Review: Bloomsday by Steven Dietz, Austin Playhouse
by Michael Meigs
If you're one of the legions who have started to read James Joyce's Ulysses and eventually abandoned it, take heart: Steven Dietz's Bloomsday is tied to that massive novel only by the lightest of gossamer threads. Compounded of equal parts of nostagia, romance and whimsy, it's a clever tale that takes the classic boy-meets-girl, boy-loses-girl, boy-finds-girl into the fourth dimension and multiple beyonds.
Following theatrical convention, we're introduced to a trip down memory lane by Robert, a man in his fifites who has left his academic career behind for the moment to travel to Dublin. He addresses us directly, acting as narrator and low-key master of ceremonies. It quickly becomes evident that the 25 years or more he has devoted to teaching Joyce's Ulysses can be traced back to -- and blamed upon -- a chance encounter in Dublin when he was a clueless youth with a backpack.
In the course of the evening we will see, as if in a dream, the feisty colleen who persuaded him to join a walking tour of the Dublin locations that figure in Ulysses. Claire Grasso as Caithleen, speaking in a fine rich Irish accent, has just gotten the job as tour guide. Robert has never heard of the novel but he becomes infatuated by her and winds up spoiling her first outing as a docent.
Further theatrical convention serves up a doubling and unpacking. Huck Huckaby as Robert our narrator is soon observing Aaron Johnson as his younger self. Playwright Dietz provides an exquisitely tender account of the blossoming -- blooming -- relationship, revealing through dialogue attraction that edges close to courtship once the invisible gaggle of half-interested tourists drops away. This, older Robert indicates, was the decisive moment in his life, the opportunity missed that instilled a chill in his heart that has lasted ever since.
Director Don Toner's choice of these two -- Robbie and Robert -- is highly effective. Within this story Johnson and Huckaby become almost uncanny mirrors of one another. They match in height and build, and their interpretations of those Roberts give credence to the notion of the before and after. Johnson as Robbie the younger man is soft spoken, uncertain, slightly gauche; Huckaby's neutral delivery and air of alienation complete the far end of Robert's character development.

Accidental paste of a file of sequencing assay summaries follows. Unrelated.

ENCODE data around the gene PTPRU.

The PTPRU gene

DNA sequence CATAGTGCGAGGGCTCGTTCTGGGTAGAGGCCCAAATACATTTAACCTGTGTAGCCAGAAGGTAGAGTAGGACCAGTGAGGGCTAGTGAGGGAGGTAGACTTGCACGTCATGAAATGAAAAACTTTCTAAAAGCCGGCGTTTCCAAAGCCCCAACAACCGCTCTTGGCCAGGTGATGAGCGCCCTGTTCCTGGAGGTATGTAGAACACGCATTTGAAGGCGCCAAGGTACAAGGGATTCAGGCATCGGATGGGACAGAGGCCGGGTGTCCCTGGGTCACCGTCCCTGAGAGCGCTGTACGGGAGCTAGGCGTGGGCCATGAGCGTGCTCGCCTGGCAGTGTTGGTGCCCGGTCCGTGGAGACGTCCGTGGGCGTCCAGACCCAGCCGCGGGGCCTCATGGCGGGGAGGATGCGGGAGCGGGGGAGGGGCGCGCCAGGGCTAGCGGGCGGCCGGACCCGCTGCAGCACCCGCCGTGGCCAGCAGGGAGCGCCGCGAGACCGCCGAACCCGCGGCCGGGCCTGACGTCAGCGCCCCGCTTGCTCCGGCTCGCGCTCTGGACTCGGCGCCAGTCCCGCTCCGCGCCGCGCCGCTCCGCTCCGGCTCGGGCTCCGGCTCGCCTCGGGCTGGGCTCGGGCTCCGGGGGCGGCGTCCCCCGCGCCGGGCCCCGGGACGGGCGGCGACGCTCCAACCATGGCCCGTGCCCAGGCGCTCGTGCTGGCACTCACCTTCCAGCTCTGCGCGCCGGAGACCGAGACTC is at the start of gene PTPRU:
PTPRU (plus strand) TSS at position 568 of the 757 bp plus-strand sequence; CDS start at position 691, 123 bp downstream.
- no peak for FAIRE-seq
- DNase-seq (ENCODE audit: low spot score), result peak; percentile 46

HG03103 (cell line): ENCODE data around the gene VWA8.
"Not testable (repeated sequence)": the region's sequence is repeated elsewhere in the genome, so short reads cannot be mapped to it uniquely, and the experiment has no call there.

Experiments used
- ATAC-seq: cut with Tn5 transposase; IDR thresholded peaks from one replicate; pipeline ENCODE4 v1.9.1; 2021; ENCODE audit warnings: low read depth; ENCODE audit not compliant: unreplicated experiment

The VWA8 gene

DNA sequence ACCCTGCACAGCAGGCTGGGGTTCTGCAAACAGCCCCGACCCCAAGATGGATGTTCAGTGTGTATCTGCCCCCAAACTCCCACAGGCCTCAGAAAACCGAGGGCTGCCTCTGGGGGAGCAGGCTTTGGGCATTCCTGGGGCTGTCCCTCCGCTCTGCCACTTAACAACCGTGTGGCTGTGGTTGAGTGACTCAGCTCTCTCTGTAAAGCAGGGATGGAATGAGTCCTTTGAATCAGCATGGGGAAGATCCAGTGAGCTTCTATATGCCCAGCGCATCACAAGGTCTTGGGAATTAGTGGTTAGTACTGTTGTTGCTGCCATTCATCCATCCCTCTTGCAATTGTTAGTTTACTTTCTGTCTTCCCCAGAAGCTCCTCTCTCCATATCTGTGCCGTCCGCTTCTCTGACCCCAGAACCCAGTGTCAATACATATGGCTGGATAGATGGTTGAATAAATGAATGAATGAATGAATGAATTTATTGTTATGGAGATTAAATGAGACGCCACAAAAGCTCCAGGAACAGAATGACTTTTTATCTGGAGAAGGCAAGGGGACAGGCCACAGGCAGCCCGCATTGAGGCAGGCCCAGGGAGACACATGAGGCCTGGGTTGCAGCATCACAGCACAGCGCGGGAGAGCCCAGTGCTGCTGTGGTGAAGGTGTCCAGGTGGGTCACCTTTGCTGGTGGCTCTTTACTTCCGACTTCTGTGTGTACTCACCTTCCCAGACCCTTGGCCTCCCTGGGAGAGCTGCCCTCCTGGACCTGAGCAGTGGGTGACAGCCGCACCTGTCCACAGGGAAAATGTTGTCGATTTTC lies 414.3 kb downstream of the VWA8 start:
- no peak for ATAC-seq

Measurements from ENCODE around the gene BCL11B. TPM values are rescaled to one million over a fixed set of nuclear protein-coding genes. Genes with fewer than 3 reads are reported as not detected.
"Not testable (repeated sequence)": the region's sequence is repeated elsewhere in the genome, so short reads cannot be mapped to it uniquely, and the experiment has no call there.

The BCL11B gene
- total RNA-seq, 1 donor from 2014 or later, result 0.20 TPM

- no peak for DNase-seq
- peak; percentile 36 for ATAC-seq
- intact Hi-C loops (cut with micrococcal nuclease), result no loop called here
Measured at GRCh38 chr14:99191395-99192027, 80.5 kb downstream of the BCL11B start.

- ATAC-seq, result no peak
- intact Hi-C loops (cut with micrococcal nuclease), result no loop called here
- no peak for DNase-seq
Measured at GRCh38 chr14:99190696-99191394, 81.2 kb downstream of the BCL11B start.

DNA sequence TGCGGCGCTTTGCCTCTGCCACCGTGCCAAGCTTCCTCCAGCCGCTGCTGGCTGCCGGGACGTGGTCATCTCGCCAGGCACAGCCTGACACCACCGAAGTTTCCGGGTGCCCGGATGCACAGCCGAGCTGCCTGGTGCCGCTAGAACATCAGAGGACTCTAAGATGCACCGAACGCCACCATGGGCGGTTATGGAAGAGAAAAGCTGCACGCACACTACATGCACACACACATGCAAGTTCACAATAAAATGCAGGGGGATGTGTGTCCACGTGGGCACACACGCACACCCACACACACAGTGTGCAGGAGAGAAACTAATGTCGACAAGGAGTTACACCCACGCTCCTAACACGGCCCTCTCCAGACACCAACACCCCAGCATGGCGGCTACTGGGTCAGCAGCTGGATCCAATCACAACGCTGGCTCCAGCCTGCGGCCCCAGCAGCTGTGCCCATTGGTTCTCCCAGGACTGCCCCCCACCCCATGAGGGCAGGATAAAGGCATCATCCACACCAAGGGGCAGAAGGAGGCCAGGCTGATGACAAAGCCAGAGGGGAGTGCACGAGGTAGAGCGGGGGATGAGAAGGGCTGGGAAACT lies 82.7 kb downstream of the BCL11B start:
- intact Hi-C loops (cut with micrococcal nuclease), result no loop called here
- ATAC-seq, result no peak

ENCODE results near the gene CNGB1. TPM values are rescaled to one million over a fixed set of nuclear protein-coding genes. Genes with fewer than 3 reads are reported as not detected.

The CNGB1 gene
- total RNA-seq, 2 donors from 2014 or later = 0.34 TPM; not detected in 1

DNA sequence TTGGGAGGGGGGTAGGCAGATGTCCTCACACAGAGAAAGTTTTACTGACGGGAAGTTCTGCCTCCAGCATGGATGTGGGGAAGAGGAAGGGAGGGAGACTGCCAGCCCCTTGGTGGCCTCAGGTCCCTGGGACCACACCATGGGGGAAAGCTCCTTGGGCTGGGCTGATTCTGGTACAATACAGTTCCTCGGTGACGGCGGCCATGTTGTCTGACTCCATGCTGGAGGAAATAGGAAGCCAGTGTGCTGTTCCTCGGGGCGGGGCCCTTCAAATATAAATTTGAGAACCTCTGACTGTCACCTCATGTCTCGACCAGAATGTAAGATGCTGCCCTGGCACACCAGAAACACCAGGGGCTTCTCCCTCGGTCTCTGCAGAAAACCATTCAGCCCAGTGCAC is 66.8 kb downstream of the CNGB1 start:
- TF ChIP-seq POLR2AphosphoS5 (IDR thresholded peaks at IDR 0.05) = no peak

And of course Caithleen is dual as well. Grasso is matched by Cyndi Williams, again a credible physical pairing, this time of a character who retains her spark of personality and canny equilibrium. We're not suprised when Robert succeeds in hunting up the now more aged Caithleen to speak of old times.
In these events playwright Dietz works upon us a subtle reset and disorientation. In separate duo scenes older Robert speaks with young Caithleen and with his younger self. Caithleen enters into self-dialogues, young and older versions as interlocutors. Glimpses backward in time mix with precognition, visions of what is yet to be; St. Brendan's psychiatric hospital figures in past and present. The regret-filled academic takes an initiative to intervene, and time seems to lose its moorings, with unpredictable and ultimately unrevealed effect. On your drive home afterward you can enjoy the retrospective warmth and prospective hope, all the time trying to decipher what happened, when, and to whom. Is that cold in Robert's heart destined to last forever? Here, in Dublin, or somewhere else? And if there are dreams within dreams, whose were they?
Dietz has worked some of these themes before in his extensive oeuvre, including here in Austin with his plays Shooting Star, Fiction, Becky's New Car and Mad, Beat, Hip and Gone, all done at the Zach Theatre. They evoked lost opportunity, confrontation with the past, romantic nostalgia and yearnings to be someone or somewhere else. Bloomsday adds a touch of fantasy to that mix, suggesting that with good heart and determination one might literally be able to rewrite the past. . . perhaps. . . or at least to believe that one has done so.
This memory play takes place not in the tied-down circumstances of a box set but rather on benches and minimal furnishings placed in front of various artful and evocative projections designed by Joel Mercado-See. The opening scene occurs in a Dublin street, depicted with a tidy shopfront: Toner's, an emporium or pub that just happens to carry the name of the family that founded and runs the theatre.
Bloomsday is a sweet and engaging tale, and it probably offers your last opportunity for a while to see the two young leads, each of them among my favorites on Austin stages. Johnson departs soon to New York, carrying with him a resumé strongly bolstered by his work in Austin over the past two years; Grasso is likely to be taking a break from onstage work soon.
Bloomsday debuted in 2015 at the ACT Theatre in Seattle, Dietz's home before he accepted the playwriting chair at the University of Texas in Austin. The American Theatre Critics Association (ACTA) put it on a list of six notable new plays for that year and selected it for a $7500 runner-up award in that category. This production is the first in Texas, and in April other stagings will take place in Milwaukee and in Cinncinati.
January 13 - February 05, 2017
6001 Airport Boulevard
Austin, TX, 78752
Thursdays - Saturdays at 8 p.m., Sundays at 5 p.m.
Austin Playhouse at Austin Community Center Highland Center (formerly Highland Mall) at 6001 Airport Road, Austin (because of ongoing construction, click HERE for driving instrutions)
Tickets $16 - $34 pls service fees available on-line